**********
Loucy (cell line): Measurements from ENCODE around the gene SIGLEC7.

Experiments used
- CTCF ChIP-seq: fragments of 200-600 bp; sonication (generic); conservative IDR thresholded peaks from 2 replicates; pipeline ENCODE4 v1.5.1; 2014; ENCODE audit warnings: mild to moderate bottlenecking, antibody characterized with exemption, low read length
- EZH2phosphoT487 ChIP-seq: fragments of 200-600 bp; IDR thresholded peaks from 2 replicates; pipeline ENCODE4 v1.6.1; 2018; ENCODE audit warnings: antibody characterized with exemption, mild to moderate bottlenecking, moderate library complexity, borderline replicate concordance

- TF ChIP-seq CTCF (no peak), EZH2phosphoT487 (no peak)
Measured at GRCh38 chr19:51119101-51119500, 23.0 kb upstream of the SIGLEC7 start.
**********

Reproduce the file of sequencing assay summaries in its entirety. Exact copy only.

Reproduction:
Loucy (cell line): Measurements from ENCODE around the gene SIGLEC7.

Experiments used
- CTCF ChIP-seq: fragments of 200-600 bp; sonication (generic); conservative IDR thresholded peaks from 2 replicates; pipeline ENCODE4 v1.5.1; 2014; ENCODE audit warnings: mild to moderate bottlenecking, antibody characterized with exemption, low read length
- EZH2phosphoT487 ChIP-seq: fragments of 200-600 bp; IDR thresholded peaks from 2 replicates; pipeline ENCODE4 v1.6.1; 2018; ENCODE audit warnings: antibody characterized with exemption, mild to moderate bottlenecking, moderate library complexity, borderline replicate concordance

- TF ChIP-seq CTCF (no peak), EZH2phosphoT487 (no peak)
Measured at GRCh38 chr19:51119101-51119500, 23.0 kb upstream of the SIGLEC7 start.